NEW YORK, Oct. 30 - Myriad Genetics and drug giant Pharmacia have entered into a pharmacogenomics alliance that has been designed ultimately to develop and commercialize technologies to help researchers begin to apply personalized medicine, Myriad said on Tuesday.
Terms of the alliance, which is open-ended, call for Myriad, of Salt Lake City, to use its gene-sequencing technology to analyze SNPs from a variety of populations, the company said.
Peapack, NJ-based Pharmacia, meanwhile, will provide Myriad with a list of pharmacogenomic targets to study.
Financial terms of the agreement or the specific disease states or therapeutics that will be targeted were not disclosed. A Myriad spokesman said that this initial stage of the partnership is “exploratory,” and that “hopefully within six months we will be able to announce an expansion” and define what those targets are.
However, a research note released on Tuesday by the financial firm Dain Rauscher Wessels said: "In our opinion, the genes that will be provided to Myriad may be the targets of currently marketed drugs or products in clinical development at Pharmacia."
“This is a fairly intensive shorter-term initial project that we’ll likely rap up in a short period of time and move on to phase II if [Pharmacia] likes the data,” the spokesman said.
He added that the likelihood exists for Myriad to develop diagnostic products “if we find some useful [pharmacogenomic] differences.” As Myriad is a provider of genetic diagnostics, “we would have a right to discuss this with Pharmacia and introduce those tests,” he said.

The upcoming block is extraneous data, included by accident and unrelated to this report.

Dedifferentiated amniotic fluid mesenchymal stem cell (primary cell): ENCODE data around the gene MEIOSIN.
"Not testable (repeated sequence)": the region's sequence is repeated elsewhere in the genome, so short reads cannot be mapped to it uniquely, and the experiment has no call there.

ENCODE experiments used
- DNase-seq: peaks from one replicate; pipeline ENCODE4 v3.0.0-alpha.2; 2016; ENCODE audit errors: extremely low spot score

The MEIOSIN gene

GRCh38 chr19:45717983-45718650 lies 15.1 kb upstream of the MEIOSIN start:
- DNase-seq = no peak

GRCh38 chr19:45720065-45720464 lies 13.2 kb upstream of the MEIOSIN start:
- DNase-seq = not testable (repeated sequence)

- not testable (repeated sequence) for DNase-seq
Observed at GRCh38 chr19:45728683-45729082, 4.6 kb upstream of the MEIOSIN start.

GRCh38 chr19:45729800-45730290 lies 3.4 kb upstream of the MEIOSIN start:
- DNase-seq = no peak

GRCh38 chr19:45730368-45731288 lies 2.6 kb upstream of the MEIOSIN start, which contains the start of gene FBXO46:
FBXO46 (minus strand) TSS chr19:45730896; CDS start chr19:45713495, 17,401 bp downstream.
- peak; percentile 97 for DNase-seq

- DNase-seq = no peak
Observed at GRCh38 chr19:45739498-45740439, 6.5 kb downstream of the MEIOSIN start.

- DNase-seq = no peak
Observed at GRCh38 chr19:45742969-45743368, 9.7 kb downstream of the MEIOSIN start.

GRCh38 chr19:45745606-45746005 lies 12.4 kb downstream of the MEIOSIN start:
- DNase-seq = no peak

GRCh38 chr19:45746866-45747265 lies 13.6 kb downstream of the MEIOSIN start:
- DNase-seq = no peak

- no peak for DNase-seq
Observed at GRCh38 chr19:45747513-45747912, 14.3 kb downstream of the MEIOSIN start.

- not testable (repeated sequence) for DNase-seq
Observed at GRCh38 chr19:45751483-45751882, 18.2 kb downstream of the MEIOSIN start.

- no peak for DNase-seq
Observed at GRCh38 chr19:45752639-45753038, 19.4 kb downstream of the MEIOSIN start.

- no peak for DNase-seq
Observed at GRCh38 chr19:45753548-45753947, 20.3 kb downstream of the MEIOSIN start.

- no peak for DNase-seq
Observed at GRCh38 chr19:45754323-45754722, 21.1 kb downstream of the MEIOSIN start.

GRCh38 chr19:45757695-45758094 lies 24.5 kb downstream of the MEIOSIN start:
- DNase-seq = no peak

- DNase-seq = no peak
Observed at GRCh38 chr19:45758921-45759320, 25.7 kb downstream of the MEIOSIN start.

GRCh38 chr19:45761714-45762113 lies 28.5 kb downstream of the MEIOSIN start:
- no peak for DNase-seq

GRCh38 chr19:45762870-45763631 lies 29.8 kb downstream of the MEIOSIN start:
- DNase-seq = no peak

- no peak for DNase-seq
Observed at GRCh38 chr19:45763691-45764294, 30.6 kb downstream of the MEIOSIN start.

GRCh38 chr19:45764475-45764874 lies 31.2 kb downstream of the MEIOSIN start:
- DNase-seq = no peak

Pharmacia markets a wide range of prescription therapeutics including treatments for glaucoma, incontinence, and cancer.
Earlier this month, Myriad said that its proteomics technology had helped it discover a drug target for treating cancer .
The company said that its ProNet technology allowed it to look at protein interactions involved in apoptosis and to apply the knowledge garnered to identifying a target for cancer.
“Pre-clinical studies have demonstrated strong anti-cancer activity without harming normal human cell survival,” the company said in a statement on Oct. 9.
In September, Myriad said that using ProNet had helped it find a drug target for hepatitis C. Myriad has also used the technique in its efforts to find drug targets for HIV and hepatitis B.